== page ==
First published on 26 May 2019 in the Mail on Sunday.
It was dawn on Tuesday, June 6, 1944. In a landing craft filled with a sense of fear and trepidation, two officers from very different backgrounds crouched low to avoid the inevitable incoming fire. In an earlier confidential briefing, the men had been warned to expect 75 per cent casualties – dead and wounded – as they charged up Sword Beach as part of the D-Day landings.
They had, understandably, kept that grim prediction from the rank-and-file as they prepared for their role in the largest seaborne invasion in history: codenamed Operation Neptune, it involved more than 155,000 men.
One of those two men was the privately educated Lieutenant-Colonel Richard Burbury, 38, commanding officer of the 1st Battalion, South Lancashire Regiment; the other was a working-class ‘Lancashire lad’, Lieutenant Eric Ashcroft, a 27-year-old signals officer. The latter was also my beloved father.
As they crashed through the waves and ran on to Sword Beach, the 1st South Lancs came under withering enemy fire.
Lieut-Col Burbury was shot dead by a sniper’s bullet and my father suffered serious shrapnel injuries.
Such are the fine margins between life and death on the battlefield. If my father had been standing just a few feet to one side, he would have been killed and Lieut-Col Burbury might have lived.
My father fought on until he was ordered from the battlefield, and he went on to make a full recovery.
Later, he would marry, have two children and enjoy a fulfilling career as a colonial officer before eventually dying in February 2002, a month before his 85th birthday.
My father would recount his terrifying experiences to me when I was a boy of about ten, and it was this that first inspired my lifelong interest in bravery – one that would lead me to amass the world’s largest collection of Victoria Crosses (more than 200 to date) and to write six books on gallantry.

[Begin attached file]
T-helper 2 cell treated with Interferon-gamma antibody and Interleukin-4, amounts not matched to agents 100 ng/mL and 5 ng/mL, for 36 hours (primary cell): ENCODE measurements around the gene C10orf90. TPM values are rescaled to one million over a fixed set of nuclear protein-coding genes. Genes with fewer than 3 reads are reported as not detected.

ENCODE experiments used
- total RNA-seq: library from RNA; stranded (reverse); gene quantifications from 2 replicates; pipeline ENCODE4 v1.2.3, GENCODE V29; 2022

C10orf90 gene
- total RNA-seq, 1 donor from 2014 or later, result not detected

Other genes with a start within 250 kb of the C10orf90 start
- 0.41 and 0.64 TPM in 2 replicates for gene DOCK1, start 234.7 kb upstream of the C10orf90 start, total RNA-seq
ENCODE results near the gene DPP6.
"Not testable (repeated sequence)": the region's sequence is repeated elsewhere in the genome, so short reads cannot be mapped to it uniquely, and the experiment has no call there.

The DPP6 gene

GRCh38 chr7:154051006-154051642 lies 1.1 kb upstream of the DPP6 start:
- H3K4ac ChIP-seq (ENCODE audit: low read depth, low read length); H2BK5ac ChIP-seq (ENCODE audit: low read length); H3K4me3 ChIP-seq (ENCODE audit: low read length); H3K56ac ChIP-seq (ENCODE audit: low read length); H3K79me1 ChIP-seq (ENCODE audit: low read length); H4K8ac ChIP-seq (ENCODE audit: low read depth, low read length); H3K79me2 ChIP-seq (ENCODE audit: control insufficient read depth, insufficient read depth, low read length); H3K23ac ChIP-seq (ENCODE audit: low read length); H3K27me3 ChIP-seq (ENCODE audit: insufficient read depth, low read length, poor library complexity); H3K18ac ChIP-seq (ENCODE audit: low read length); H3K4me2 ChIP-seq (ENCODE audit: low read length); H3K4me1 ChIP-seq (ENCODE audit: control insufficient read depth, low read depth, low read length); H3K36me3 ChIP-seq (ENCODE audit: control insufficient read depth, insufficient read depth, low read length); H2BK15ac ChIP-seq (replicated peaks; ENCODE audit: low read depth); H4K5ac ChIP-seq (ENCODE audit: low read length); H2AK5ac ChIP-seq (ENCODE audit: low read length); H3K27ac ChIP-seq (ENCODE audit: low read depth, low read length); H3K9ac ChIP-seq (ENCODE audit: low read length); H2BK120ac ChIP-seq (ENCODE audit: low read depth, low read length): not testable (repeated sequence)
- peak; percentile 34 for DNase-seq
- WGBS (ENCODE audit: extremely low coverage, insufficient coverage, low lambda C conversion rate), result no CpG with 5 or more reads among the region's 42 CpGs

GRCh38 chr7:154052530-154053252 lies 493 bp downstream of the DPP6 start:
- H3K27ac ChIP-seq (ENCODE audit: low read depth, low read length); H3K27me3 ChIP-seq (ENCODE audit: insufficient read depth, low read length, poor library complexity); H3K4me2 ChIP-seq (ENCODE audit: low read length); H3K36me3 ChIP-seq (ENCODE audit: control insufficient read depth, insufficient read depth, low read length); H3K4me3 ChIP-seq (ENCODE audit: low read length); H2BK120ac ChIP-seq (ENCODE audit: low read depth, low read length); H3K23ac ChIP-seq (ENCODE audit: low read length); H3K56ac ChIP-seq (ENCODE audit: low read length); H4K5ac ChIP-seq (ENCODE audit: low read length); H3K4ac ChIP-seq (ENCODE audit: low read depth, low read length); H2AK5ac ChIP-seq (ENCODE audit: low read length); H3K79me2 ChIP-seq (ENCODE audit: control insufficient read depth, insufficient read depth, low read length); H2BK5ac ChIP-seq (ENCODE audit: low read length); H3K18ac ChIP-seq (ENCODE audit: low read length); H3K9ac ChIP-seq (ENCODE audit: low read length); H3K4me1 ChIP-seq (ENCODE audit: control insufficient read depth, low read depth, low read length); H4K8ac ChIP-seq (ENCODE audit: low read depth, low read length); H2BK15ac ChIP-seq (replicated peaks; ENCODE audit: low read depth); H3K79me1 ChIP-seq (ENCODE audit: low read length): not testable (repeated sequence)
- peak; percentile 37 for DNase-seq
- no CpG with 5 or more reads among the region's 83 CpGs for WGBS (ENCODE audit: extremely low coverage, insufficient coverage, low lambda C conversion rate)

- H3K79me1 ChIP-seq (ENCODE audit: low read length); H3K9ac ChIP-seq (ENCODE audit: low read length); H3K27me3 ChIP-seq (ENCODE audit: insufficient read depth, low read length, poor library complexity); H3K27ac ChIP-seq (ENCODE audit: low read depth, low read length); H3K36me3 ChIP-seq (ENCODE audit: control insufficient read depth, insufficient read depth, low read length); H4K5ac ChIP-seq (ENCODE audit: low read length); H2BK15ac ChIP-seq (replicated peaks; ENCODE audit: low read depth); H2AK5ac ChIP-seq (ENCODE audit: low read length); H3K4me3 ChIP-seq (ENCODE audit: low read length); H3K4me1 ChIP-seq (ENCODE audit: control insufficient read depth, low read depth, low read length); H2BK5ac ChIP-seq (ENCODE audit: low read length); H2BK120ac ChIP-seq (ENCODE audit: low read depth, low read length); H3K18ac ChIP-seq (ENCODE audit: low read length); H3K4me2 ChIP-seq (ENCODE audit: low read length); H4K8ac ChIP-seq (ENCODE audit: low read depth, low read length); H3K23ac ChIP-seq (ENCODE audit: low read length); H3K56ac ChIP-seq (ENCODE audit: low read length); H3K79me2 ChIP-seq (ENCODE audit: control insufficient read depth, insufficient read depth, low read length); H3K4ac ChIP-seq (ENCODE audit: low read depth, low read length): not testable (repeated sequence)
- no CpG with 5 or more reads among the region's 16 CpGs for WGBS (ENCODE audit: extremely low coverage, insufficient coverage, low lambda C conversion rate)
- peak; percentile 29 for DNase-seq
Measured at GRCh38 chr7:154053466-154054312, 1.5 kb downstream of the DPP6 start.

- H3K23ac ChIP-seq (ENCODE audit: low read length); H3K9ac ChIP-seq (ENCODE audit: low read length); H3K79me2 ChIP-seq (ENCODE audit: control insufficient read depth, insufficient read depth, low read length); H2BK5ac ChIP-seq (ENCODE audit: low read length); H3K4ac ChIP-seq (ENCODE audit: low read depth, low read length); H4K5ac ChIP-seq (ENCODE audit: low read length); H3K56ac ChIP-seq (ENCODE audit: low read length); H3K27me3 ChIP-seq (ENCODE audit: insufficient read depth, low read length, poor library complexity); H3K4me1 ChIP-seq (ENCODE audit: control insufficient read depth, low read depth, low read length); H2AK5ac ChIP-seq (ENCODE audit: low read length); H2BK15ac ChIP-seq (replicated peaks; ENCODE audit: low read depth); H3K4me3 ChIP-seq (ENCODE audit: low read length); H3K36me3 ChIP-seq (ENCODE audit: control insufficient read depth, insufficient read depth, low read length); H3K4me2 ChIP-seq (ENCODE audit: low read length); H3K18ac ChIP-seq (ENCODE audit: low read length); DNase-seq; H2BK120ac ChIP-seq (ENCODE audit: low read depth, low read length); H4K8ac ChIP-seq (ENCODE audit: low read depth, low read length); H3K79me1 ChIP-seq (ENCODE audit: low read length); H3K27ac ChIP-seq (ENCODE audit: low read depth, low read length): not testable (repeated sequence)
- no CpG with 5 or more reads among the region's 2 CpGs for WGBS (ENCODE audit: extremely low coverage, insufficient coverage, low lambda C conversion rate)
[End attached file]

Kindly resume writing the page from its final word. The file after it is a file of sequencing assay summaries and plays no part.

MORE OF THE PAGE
Throughout my adult life, I had always wanted to learn more about Lieut-Col Burbury, but aside from his name, rank, age and the date of his death, the details of his life were unknown to me – until now.
For in a strange coincidence, I discovered that Eton College put out an appeal several months ago asking the families of Old Etonians involved in D-Day to come forward with information for a school project to mark the 75th anniversary of the landings.
Sarah Warren and Emily Houghton, the school librarians, and the inspiration behind the project, were understandably delighted when they were sent a fascinating archive on the life and career of one Lieut-Col Burbury. It turned out that, in another coincidence, Sarah Warren had collaborated closely with Andy Saunders, a respected military historian with whom I have worked – and who was aware of my interest in Lieut-Col Burbury. After gaining the family’s consent, Eton kindly allowed me to access the archive to tell the full story of his remarkable life – and death – for the first time…
RICHARD Percival Hawksley Burbury was born in Barnsley, South Yorkshire, on April 1, 1906. He had a twin sister, Patience, and three older brothers.
The five children were initially brought up in the town on the west bank of the River Dearne.
Richard’s father, Francis, was himself an experienced soldier. He had served as an officer in the Queen’s Own (Royal West Kent Regiment) before retiring from the Army to run a successful firm of linen manufacturers, then subsequently resuming military service for the Great War.
Francis Burbury and his wife Ethel both died in 1919. Francis died on active duty in India; his wife probably died from Spanish flu (between 1918 and 1920, the pandemic claimed some 50 million lives worldwide, thereby making it one of the deadliest illnesses in human history).
The five orphaned children were then cared for by their aunt, Ethel’s sister, who had two sons of her own. However, money was clearly plentiful as they were educated privately. Richard attended Ludgrove School and, later, Eton College, leaving in 1923 at the age of 17, destined for a military career.